Arbitration offers a different way of resolving disputes. It is a form of dispute resolution where both parties to the dispute agree to arbitrate and the decision of the Arbitrator is contractually binding.  An Arbitrator is in effect a private Judge who can make decisions about family, financial or property disputes as well as children disputes to which the parties agree to be bound in advance of the decision.  Rather than a Judgment (like you would be given in court), you are given an award (decision) by the Arbitrator and the determination (outcome) is the document which Arbitrators set out their decisions which may in some cases still be subject to approval by a Court.

Whilst we always aim to help people in the midst of a separation to reach agreement, either with the help of a mediator or solicitors, there are situations where this isn’t possible. Alternatively, a couple may have reached agreement about some aspects of a dispute, but there are still remaining issues to resolve. By way of example, a couple may have decided what will happen to the family home and have agreed on how to divide the equity in the family home. However, there may be a dispute about how much maintenance once spouse should give to the other or how other assets of the marriage should be divided. Alternatively, there may be a dispute on how much time the children should spend with each parent or which school a child should attend. Arbitration is a perfect forum to resolve these issues.

Family law arbitration is an alternative to going to the Family Court. The Family Court has until recently been the usual way to have a dispute resolved. There are opportunities along the way to resolve matters in the court arena. However, without a shadow of a doubt, there are delays built into court applications, sometimes due to waiting for evidence to be filed, but more often than not, because there is a wait of some months for a court date.

The issues that Judges in court have to decide upon often have far reaching life-long consequences on the lives of those involved. After waiting months for your court date, you want a Judge who is an expert family lawyer, who has considered all the paperwork carefully and is able to focus on your dispute and understand all of the aspects in it. Unfortunately, and it is not down to the fault of any of the Judges, the pressure on the court lists mean that they often don’t have time to read the papers in as much detail as you would like. In addition, whilst you may have a Judge who is an experienced family lawyer, this is not guaranteed in every case. The Judge could be a lawyer whose expertise lies, for example, in civil cases and not matrimonial.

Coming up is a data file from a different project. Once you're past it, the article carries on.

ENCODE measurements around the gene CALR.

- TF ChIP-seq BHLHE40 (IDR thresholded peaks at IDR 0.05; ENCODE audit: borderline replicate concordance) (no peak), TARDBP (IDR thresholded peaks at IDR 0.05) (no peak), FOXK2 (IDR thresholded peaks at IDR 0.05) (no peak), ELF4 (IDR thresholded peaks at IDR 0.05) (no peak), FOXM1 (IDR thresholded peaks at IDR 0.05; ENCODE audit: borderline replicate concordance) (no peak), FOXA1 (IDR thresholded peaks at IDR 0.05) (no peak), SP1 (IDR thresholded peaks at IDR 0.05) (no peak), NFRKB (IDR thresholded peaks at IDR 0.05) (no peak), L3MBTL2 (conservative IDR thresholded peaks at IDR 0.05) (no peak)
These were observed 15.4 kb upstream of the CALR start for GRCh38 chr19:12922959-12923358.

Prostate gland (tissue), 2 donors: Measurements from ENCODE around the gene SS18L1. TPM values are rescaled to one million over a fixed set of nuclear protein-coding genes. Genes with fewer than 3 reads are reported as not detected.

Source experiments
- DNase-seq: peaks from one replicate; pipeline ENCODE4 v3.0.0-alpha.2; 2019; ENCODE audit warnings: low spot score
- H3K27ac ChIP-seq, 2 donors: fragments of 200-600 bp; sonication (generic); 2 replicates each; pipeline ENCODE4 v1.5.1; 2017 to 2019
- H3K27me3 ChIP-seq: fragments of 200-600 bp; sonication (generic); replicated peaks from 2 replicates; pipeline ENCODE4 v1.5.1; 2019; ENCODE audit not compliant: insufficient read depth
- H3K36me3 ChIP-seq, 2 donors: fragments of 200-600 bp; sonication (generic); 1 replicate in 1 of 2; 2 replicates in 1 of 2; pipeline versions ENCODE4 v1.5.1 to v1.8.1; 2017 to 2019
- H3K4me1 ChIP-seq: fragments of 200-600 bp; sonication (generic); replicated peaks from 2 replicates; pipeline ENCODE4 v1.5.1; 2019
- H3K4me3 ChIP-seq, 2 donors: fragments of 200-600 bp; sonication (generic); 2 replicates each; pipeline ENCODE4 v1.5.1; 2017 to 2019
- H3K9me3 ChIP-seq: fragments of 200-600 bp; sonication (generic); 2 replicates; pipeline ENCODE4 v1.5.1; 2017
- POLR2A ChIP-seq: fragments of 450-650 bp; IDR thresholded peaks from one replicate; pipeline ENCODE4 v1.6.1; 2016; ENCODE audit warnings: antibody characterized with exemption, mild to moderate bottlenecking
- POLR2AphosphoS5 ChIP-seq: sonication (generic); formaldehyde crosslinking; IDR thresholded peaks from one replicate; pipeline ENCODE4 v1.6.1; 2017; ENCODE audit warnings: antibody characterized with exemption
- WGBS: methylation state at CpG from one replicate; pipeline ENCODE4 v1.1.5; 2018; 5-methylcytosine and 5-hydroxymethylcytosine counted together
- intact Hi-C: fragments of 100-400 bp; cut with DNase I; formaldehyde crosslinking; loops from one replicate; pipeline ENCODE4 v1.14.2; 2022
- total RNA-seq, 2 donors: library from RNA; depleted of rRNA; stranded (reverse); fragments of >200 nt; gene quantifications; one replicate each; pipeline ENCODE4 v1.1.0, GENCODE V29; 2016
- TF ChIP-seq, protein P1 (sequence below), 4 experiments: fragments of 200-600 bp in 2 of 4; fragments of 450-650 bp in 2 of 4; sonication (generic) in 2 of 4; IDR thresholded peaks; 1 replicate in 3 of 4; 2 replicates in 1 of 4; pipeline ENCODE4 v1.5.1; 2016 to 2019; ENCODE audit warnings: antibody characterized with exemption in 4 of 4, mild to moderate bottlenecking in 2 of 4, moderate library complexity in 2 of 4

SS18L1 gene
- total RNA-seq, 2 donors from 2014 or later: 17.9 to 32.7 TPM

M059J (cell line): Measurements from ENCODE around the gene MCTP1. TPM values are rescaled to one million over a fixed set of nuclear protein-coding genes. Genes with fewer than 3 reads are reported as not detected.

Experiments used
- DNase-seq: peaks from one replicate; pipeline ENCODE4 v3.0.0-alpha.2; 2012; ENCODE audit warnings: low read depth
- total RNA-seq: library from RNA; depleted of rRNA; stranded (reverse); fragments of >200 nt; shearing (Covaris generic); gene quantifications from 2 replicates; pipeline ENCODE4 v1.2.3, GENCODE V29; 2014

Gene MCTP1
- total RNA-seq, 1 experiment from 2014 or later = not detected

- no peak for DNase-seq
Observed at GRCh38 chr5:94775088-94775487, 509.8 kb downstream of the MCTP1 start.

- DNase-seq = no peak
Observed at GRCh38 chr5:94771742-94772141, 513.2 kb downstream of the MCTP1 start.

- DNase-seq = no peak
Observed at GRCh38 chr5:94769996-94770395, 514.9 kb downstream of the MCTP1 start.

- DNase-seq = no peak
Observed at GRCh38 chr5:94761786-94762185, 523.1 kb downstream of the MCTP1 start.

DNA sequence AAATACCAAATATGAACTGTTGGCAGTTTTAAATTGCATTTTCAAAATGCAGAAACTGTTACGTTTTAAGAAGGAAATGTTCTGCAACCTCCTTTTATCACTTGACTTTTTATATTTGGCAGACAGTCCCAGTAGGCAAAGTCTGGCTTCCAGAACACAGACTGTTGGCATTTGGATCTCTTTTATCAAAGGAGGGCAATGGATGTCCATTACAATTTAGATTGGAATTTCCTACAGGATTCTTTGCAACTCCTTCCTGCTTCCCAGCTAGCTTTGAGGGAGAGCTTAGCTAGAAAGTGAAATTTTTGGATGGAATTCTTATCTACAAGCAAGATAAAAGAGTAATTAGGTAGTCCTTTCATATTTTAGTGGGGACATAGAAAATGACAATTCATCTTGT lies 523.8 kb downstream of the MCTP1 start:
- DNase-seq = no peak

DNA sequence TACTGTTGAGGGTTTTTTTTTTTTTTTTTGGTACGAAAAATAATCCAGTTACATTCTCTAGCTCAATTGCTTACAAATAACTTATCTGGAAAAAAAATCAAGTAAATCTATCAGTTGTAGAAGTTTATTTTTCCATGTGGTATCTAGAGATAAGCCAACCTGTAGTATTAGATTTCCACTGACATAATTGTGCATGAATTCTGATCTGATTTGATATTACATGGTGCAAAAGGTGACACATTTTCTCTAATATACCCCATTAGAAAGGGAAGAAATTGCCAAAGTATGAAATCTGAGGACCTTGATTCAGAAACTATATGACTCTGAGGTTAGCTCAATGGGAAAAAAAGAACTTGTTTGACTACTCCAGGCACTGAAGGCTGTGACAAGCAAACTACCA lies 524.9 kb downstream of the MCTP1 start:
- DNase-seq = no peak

Why arbitrate rather than go to Court?

  1. The process can be set up and dealt with much more quickly than a court application.
  2. The parties decide on the Arbitrator, or, if they cannot agree, one can be appointed by the Chartered Institute of Arbitrators.
  3. Although a cost is payable for the Arbitrator, there can be significant savings in the legal costs payable to your lawyers.
  4. Arbitration is completely private and there is no risk of the outcome being disclosed.
  5. The arbitration will take place away from Court in comfortable surroundings and you will also have access to private conference rooms with your lawyers.
  6. You can arbitrate without lawyers as some Arbitrators will accept instructions from litigants (people) who represent themselves.
  7. You are more likely to have your choice of Solicitor or Barrister at arbitration as it can be set up at their convenience.
  8. Your Arbitrator will be dealing solely with your case and will have read all of the paperwork submitted in the case.

For more information you can:

We have two Chartered Institute of Arbitrators qualified family solicitors here at David Gray – Lucy Mead who is a financial arbitrator & Elspeth Thomson – who can arbitrate children disputes. They are here to help if you have any questions about whether this process might be right for you.

Contact

Call now on 0191 243 8163 or email Louise Law.